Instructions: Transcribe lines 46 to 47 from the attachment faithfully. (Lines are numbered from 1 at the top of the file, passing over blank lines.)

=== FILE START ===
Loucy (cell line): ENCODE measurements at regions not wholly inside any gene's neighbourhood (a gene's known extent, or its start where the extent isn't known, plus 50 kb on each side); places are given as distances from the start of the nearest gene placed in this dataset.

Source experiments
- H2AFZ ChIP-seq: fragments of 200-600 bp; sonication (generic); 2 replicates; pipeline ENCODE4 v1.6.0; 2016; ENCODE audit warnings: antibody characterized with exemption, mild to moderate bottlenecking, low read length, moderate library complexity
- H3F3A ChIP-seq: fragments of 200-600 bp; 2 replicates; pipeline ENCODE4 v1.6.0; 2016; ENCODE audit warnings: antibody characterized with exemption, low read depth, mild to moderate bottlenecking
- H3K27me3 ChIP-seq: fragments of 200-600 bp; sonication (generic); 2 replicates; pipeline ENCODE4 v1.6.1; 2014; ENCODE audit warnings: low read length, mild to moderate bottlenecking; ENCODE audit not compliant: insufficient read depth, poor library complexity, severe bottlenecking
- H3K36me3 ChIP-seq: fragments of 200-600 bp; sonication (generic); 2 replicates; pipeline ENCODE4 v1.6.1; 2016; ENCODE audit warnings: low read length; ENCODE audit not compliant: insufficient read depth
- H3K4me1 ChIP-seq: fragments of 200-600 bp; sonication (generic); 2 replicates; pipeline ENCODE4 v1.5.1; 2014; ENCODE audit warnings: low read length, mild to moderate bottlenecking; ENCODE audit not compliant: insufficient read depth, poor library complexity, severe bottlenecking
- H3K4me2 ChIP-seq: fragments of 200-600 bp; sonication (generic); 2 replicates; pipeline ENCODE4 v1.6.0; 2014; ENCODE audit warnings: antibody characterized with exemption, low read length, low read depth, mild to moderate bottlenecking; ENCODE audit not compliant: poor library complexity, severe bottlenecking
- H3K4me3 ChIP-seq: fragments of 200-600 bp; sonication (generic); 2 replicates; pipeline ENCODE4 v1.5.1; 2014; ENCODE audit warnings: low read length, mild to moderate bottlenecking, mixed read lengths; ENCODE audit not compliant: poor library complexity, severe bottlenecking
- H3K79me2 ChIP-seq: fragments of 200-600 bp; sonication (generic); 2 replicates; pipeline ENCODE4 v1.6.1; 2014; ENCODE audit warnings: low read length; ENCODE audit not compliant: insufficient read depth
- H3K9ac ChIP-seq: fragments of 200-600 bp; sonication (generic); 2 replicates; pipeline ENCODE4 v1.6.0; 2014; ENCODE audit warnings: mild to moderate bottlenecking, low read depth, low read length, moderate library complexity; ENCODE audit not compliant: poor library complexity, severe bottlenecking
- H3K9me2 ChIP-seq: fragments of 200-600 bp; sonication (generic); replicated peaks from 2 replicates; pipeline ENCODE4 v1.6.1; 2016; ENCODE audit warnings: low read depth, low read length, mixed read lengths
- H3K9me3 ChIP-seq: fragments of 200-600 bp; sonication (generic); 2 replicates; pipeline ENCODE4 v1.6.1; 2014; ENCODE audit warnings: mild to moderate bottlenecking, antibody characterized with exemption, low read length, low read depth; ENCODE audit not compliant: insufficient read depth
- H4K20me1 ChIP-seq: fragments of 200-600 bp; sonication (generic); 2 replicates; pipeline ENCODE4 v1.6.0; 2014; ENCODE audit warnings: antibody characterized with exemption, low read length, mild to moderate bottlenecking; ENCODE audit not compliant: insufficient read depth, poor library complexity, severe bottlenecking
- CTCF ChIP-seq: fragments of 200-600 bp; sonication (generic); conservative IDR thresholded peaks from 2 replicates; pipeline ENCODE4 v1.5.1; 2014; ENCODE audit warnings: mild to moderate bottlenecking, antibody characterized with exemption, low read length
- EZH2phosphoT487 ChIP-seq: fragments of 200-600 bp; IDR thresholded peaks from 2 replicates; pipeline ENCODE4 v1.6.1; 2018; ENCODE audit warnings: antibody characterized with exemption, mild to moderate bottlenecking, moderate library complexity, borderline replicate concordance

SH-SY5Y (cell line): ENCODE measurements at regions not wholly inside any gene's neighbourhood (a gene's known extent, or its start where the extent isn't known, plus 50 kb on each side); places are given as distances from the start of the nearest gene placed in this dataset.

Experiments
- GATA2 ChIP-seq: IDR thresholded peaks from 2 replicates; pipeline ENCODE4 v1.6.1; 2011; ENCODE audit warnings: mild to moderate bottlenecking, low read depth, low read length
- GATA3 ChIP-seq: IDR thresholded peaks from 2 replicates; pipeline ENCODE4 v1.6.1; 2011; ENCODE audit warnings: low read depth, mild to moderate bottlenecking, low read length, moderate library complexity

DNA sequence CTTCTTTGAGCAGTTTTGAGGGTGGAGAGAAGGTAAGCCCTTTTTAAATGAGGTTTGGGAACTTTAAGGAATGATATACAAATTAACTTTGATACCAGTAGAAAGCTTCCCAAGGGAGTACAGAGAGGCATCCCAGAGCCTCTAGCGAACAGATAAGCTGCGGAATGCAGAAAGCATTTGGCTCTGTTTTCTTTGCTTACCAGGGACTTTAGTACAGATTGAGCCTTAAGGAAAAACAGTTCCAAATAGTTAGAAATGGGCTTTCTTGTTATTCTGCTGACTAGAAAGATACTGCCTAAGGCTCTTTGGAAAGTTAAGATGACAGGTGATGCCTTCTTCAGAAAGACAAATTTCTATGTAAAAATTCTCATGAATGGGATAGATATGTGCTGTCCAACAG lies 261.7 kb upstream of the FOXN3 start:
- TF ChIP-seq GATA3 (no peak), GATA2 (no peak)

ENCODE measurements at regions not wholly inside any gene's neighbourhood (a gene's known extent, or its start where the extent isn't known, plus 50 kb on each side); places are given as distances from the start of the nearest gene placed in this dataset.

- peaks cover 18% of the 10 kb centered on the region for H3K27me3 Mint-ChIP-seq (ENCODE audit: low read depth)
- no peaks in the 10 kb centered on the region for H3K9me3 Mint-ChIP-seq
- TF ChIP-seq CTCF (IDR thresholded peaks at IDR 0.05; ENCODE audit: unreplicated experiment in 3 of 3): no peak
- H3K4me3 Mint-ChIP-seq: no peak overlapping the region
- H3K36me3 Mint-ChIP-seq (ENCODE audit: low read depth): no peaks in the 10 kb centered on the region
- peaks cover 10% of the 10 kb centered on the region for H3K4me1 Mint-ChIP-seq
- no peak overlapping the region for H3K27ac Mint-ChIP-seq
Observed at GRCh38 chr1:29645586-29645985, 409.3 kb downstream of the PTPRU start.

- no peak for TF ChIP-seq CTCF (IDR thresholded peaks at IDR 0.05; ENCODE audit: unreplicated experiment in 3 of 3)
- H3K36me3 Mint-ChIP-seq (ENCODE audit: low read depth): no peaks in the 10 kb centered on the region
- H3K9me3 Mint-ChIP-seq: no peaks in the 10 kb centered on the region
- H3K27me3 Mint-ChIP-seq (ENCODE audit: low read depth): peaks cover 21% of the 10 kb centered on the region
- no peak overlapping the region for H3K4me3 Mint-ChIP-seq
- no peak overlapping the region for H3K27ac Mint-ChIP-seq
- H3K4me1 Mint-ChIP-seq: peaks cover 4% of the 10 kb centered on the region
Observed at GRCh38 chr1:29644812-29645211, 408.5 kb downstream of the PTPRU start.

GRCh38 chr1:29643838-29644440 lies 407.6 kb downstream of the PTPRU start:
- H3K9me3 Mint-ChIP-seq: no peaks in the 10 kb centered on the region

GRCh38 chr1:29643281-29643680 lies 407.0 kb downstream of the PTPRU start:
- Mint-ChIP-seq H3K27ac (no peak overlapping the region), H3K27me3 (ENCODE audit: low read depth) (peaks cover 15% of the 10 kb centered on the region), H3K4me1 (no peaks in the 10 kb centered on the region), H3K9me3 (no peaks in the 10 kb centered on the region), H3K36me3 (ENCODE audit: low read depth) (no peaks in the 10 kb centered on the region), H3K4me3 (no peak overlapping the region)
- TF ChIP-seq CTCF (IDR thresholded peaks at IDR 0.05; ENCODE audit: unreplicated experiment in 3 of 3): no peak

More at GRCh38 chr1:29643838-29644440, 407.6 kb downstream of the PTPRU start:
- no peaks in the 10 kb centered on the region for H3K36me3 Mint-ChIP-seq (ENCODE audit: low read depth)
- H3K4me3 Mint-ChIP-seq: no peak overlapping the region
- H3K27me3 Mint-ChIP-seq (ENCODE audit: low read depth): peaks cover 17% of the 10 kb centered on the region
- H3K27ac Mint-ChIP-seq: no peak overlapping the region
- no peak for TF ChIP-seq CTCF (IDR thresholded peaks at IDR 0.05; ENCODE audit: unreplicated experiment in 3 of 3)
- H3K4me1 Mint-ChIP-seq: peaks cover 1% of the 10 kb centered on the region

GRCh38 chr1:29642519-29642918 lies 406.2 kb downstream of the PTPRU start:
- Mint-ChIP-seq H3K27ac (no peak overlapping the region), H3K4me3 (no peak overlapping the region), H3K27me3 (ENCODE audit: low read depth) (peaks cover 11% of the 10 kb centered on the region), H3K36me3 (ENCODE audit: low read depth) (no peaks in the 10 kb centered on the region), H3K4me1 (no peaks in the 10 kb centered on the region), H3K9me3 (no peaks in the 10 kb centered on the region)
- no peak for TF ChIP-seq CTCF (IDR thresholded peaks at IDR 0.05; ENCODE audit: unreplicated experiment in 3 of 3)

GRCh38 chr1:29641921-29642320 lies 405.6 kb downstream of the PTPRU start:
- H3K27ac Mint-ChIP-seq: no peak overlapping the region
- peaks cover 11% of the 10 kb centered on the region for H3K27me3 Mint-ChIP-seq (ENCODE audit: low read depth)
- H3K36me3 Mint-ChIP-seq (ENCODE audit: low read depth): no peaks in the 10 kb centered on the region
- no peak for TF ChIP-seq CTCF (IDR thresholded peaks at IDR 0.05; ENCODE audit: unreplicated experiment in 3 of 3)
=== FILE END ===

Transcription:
- no peaks in the 10 kb centered on the region for H3K36me3 Mint-ChIP-seq (ENCODE audit: low read depth)
- H3K4me3 Mint-ChIP-seq: no peak overlapping the region